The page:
Rotational Internship at South Florida Wildlife Center

Chase Reinert ’22

Student: Chase Reinert ’22
Research Mentor: Shala Hankison (OWU Department of Biological Sciences)

When wild animals become injured, South Florida Wildlife Center helps to rehabilitate and release them. During my summer internship, I had the opportunity to explore all aspects involved in wildlife rehabilitation. With the skills that I learned, I am able to supplement my educational goal of becoming a wildlife veterinarian.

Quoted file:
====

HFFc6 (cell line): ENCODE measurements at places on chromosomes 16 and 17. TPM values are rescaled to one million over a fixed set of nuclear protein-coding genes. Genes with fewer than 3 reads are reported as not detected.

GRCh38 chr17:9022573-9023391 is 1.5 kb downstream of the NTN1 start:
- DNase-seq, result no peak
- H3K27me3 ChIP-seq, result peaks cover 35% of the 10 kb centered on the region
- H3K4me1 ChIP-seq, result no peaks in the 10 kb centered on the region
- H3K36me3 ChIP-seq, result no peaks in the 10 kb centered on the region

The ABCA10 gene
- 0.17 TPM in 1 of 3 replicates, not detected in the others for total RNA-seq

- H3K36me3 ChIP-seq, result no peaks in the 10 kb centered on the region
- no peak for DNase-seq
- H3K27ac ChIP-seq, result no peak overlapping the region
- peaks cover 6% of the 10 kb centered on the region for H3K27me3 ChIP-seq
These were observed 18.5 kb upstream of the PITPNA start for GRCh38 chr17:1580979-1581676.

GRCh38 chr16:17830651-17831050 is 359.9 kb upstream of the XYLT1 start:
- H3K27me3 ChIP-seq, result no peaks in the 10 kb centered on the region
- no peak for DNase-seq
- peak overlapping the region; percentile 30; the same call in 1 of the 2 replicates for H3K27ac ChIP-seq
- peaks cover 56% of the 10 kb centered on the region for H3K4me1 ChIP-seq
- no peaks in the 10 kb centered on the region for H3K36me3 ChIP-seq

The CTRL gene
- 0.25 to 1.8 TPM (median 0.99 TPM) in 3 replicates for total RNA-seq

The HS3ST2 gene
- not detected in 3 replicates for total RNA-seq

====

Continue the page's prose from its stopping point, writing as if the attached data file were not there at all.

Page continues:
South Florida Wildlife Center admits more than 10,000 orphaned or injured wild animals every year with the goal of rehabilitation and release. In an effort to provide students with a glimpse of the work they do, the center offers a variety of internships. This summer I completed a three-month rotational internship. During the internship, I had the opportunity to rotate through all the different departments at the center. In the resource center, I learned how to communicate with members of the public that bring wildlife to the center as well as educating the public about how to coexist with wildlife. Next, I rotated through the veterinary clinic where I learned how to triage patients based on the severity of their injuries. I also learned how to access the injuries of a wide variety of species and how to administer medications and subcutaneous fluids. On rare occasions, I was able to observe the veterinarian during surgical procedures. After the vet clinic, I transitioned to the rehabilitation area. While learning to properly care for each species, I was also taught how to safely handle species ranging from birds of prey to mammals. Once the animals in care are completely rehabilitated, they are evaluated to ensure they can survive in the wild. Animals deemed fit for the wild are then released, which I had the opportunity to participate in. Lastly, I assisted with the raising of orphaned animals in the nursery, including birds, squirrels, raccoons, and opossums. When orphaned animals required more frequent feedings, I had the opportunity to take them home to care for them around the clock. Overall, I learned a variety of valuable skills on how to properly treat and rehabilitate many different species. These skills will be helpful in my future endeavors pursuing further education in veterinary medicine.